Family’s tribute to grandmother after virus death
PUBLISHED: 05:31 10 July 2020 | UPDATED: 07:23 10 July 2020
Family and friends of an ‘endearing’ grandmother who died after contracting coronavirus in Ipswich have set themselves the task of raising £100,000 for the NHS in her memory by completing a gruelling 90-mile walk.
Hazel Blake, who lived in Essex, fell ill at the start of the year with what doctors originally thought was a chest infection.
As her condition worsened, she returned a positive test for Covid-19 and spent time in the intensive care unit at Ipswich Hospital, being “violently sick” at times.
She sadly passed away on April 20 at 83-years-old, around half an hour after her family were notified that her condition had slightly improved.
Mrs Blake left behind 10 grandchildren and was set to become a great-grandmother for the first time in August.
After her passing, the nurses treating Mrs Blake left her family a heartwarming note as they could not be with her when she died.
Her family, many of whom live in Suffolk, have now paid tribute to the NHS staff who cared for her in her final few weeks - and have announced plans to complete the Ridgeway walk between Wiltshire and Buckinghamshire next month to raise funds in her memory.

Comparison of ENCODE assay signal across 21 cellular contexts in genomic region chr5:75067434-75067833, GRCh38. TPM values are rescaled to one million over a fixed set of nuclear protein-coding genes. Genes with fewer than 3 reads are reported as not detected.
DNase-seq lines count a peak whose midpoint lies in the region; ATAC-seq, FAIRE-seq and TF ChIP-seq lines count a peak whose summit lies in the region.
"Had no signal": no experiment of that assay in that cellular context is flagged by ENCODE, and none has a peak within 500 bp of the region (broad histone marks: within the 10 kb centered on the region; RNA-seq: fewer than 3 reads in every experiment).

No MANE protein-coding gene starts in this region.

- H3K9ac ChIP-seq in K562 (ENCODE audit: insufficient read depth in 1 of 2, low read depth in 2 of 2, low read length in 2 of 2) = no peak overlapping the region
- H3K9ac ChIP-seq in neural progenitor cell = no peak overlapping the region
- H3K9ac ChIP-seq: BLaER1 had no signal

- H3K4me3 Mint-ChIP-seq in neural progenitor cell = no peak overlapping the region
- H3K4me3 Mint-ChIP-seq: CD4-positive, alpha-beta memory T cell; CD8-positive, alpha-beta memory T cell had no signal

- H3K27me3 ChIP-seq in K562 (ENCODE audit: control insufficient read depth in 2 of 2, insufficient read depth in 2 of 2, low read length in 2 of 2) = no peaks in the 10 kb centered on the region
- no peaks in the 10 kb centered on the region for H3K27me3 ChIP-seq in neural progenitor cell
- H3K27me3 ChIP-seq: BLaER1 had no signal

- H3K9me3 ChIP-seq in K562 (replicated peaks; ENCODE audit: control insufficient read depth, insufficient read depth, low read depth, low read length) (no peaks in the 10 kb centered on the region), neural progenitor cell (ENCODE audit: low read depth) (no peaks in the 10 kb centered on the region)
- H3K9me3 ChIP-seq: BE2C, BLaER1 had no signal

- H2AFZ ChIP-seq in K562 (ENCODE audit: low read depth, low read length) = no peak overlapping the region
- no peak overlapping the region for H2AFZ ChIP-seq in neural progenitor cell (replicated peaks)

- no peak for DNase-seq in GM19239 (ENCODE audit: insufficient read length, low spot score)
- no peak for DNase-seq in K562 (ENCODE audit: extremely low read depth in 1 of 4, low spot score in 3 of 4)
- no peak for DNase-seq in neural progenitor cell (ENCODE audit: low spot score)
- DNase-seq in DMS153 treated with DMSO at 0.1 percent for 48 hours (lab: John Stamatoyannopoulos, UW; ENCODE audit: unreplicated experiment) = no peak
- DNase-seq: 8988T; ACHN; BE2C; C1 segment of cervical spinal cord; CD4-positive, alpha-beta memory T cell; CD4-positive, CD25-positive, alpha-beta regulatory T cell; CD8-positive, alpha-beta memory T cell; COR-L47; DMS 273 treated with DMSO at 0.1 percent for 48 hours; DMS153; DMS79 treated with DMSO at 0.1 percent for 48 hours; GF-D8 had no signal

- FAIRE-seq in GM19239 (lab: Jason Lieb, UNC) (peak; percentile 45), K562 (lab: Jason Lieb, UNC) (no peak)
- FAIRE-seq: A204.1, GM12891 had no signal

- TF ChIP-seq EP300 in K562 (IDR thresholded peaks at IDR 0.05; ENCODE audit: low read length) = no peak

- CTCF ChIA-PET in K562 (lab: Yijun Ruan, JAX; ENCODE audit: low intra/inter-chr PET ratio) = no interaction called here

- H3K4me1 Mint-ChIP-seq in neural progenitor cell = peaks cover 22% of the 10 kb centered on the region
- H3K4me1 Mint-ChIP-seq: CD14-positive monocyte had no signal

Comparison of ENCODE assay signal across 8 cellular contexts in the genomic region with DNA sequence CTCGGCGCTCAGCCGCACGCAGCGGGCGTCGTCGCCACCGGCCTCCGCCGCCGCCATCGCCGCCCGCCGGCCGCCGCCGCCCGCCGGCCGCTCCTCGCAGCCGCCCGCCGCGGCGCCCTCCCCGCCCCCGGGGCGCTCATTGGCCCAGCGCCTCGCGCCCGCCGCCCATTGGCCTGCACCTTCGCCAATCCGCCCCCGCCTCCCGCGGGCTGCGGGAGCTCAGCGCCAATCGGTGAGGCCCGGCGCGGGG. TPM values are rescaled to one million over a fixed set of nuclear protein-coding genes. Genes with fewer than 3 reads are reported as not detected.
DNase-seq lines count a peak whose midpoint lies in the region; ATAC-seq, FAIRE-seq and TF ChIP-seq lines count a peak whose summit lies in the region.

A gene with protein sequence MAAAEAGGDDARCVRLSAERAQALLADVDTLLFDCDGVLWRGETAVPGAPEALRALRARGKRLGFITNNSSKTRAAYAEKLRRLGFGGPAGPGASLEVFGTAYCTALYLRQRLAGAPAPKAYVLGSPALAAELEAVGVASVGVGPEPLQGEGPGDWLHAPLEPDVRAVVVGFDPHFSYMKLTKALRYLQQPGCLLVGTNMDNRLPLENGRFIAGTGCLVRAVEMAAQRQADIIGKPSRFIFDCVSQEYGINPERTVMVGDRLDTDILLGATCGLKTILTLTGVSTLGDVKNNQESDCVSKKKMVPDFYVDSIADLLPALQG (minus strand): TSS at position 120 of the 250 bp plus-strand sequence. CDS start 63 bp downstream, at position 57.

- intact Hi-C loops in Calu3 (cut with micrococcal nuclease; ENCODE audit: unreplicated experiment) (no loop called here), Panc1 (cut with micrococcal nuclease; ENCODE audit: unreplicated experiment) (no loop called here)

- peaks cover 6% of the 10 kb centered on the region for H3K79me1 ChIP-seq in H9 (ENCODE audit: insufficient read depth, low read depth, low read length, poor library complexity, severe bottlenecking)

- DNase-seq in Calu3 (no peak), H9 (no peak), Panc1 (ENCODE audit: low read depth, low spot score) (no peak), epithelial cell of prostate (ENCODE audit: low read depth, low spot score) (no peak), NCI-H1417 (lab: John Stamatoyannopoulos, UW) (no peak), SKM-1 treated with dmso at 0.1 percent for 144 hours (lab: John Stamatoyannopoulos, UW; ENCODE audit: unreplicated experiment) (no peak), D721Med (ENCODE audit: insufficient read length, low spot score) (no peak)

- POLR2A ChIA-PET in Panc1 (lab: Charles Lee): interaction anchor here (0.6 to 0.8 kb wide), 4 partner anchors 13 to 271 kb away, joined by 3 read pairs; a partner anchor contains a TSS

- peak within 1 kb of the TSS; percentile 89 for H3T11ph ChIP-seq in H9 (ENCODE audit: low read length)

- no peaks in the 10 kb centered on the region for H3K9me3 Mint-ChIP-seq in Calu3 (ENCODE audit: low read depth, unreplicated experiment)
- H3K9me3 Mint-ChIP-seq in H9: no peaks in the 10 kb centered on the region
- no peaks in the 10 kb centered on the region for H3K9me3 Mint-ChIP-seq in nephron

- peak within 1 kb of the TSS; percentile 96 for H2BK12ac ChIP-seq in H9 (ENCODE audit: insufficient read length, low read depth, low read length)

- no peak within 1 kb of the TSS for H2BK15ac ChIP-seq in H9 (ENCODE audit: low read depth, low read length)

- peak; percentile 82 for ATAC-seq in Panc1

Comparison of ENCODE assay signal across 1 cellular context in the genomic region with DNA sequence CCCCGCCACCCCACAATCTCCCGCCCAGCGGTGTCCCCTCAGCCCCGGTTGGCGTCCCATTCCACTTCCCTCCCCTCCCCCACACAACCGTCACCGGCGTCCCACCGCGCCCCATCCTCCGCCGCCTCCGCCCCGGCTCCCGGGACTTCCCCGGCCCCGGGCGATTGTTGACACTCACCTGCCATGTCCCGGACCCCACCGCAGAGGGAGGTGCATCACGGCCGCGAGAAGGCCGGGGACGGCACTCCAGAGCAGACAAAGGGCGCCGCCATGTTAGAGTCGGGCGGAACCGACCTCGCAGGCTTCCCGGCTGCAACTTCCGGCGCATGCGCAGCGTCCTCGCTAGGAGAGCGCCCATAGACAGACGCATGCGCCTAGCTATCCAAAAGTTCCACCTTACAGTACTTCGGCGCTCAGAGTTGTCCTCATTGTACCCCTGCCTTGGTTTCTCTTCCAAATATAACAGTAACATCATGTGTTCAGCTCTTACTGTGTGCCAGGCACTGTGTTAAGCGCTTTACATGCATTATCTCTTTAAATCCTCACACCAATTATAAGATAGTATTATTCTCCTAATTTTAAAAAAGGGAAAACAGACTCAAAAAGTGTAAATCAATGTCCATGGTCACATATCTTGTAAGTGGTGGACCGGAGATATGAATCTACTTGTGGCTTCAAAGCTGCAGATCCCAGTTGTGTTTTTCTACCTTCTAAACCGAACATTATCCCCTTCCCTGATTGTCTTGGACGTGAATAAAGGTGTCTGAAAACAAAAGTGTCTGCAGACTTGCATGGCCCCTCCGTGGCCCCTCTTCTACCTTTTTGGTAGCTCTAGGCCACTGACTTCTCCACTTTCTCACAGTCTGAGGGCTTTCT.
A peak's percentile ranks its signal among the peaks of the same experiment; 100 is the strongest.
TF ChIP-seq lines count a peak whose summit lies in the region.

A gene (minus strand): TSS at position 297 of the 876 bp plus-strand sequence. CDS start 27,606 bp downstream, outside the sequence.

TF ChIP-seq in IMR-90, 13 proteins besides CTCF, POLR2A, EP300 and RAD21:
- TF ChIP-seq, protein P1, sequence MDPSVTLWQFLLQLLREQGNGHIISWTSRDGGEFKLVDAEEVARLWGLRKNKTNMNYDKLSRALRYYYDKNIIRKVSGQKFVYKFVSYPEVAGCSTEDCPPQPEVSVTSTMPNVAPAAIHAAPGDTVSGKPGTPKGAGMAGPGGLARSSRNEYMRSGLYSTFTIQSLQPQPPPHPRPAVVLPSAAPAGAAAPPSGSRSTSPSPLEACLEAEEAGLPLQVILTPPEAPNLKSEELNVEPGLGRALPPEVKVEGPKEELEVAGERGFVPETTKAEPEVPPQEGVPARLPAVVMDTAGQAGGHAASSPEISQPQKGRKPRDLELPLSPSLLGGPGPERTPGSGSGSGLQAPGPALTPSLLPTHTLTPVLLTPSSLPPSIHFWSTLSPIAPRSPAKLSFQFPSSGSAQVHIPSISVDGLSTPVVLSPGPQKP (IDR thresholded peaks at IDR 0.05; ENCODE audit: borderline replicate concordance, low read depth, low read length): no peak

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A team of 10 people will tackle the challenge of walking along what is believed to be Britain’s oldest road over the space of three days.
They have set an ambitious target of raising £100,000, but Gavin Blake, Mrs Blake’s son, said the family would be grateful for donations of any size.
The money will be donated to NHS Charities Together and be used to support health workers, volunteers and patients through the ongoing pandemic.
The team’s challenge starts on Friday, August 21 and is expected to finish on Sunday, August 23.
Mr Blake described the experience of not being able to see his mother in hospital as she struggled with the virus as “harrowing”.
He said: “The nurses were absolutely wonderful treating her. Their bravery was humbling as they went home at the end of the day to see their families and carry on as normal.
“They were compassionate, hard working and desperate to save lives, even though they lacked any drugs to defeat this awful disease.
“My mother was a fantastic person. We all had endearing love for her. She always saw the best in everyone and was a fantastic role model.”
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